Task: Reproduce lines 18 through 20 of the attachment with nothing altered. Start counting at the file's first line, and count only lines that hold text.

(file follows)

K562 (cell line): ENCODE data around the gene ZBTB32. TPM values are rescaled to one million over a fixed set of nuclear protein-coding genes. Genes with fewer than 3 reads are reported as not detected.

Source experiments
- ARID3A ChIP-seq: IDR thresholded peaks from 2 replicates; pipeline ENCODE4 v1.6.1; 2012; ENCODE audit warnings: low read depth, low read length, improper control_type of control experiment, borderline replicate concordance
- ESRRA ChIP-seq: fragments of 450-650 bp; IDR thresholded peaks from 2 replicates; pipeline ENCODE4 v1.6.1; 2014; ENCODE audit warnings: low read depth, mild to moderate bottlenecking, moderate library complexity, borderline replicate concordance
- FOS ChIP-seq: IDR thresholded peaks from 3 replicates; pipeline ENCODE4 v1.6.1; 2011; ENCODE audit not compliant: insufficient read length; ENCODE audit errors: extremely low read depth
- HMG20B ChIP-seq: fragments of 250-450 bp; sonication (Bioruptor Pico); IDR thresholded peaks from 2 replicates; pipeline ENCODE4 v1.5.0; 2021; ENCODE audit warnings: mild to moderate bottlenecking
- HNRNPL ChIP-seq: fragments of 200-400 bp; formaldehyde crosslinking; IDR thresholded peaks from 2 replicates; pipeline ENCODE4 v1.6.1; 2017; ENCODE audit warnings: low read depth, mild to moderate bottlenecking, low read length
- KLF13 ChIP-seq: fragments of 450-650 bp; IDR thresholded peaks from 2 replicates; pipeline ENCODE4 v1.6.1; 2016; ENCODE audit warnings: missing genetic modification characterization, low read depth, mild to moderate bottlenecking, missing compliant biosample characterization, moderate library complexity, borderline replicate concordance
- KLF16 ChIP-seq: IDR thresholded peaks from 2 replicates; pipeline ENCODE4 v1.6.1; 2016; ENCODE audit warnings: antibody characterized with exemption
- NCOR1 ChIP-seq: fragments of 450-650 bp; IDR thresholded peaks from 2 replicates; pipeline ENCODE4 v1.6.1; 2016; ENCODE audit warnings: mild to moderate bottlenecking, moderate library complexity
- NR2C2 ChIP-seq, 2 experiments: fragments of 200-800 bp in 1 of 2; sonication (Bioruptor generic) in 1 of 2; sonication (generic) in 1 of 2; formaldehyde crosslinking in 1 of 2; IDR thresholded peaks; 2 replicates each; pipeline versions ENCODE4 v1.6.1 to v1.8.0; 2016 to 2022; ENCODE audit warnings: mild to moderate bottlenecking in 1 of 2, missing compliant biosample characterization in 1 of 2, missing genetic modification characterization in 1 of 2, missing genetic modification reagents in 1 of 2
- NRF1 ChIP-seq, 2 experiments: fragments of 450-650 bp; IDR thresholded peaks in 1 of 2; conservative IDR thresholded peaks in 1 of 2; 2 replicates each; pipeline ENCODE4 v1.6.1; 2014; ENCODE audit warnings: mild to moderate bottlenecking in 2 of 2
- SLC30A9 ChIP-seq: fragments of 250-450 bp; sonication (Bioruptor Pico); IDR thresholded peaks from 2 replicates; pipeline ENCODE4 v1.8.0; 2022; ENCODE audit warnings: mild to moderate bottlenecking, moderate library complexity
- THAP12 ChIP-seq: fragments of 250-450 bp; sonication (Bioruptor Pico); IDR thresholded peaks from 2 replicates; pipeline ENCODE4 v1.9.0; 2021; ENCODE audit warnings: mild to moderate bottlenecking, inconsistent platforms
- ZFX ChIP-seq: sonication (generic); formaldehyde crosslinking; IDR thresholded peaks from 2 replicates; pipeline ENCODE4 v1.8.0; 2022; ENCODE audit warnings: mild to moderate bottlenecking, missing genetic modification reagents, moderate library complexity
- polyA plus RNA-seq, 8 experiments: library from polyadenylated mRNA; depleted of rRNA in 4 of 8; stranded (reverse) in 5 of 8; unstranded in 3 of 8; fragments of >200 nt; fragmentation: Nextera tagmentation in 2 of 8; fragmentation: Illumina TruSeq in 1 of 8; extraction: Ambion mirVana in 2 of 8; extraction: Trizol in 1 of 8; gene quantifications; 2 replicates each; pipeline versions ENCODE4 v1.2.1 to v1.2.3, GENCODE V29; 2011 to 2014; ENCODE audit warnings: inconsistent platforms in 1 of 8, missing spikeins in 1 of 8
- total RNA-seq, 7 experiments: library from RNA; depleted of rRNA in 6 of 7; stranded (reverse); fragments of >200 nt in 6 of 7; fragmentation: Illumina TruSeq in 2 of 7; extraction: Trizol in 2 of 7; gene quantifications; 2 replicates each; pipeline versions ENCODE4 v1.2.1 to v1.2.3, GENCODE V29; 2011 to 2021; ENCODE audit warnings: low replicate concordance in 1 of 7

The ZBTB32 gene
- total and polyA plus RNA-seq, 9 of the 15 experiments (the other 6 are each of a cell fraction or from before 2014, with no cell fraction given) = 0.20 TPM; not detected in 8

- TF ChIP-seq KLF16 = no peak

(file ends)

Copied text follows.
The ZBTB32 gene
- total and polyA plus RNA-seq, 9 of the 15 experiments (the other 6 are each of a cell fraction or from before 2014, with no cell fraction given) = 0.20 TPM; not detected in 8

- TF ChIP-seq KLF16 = no peak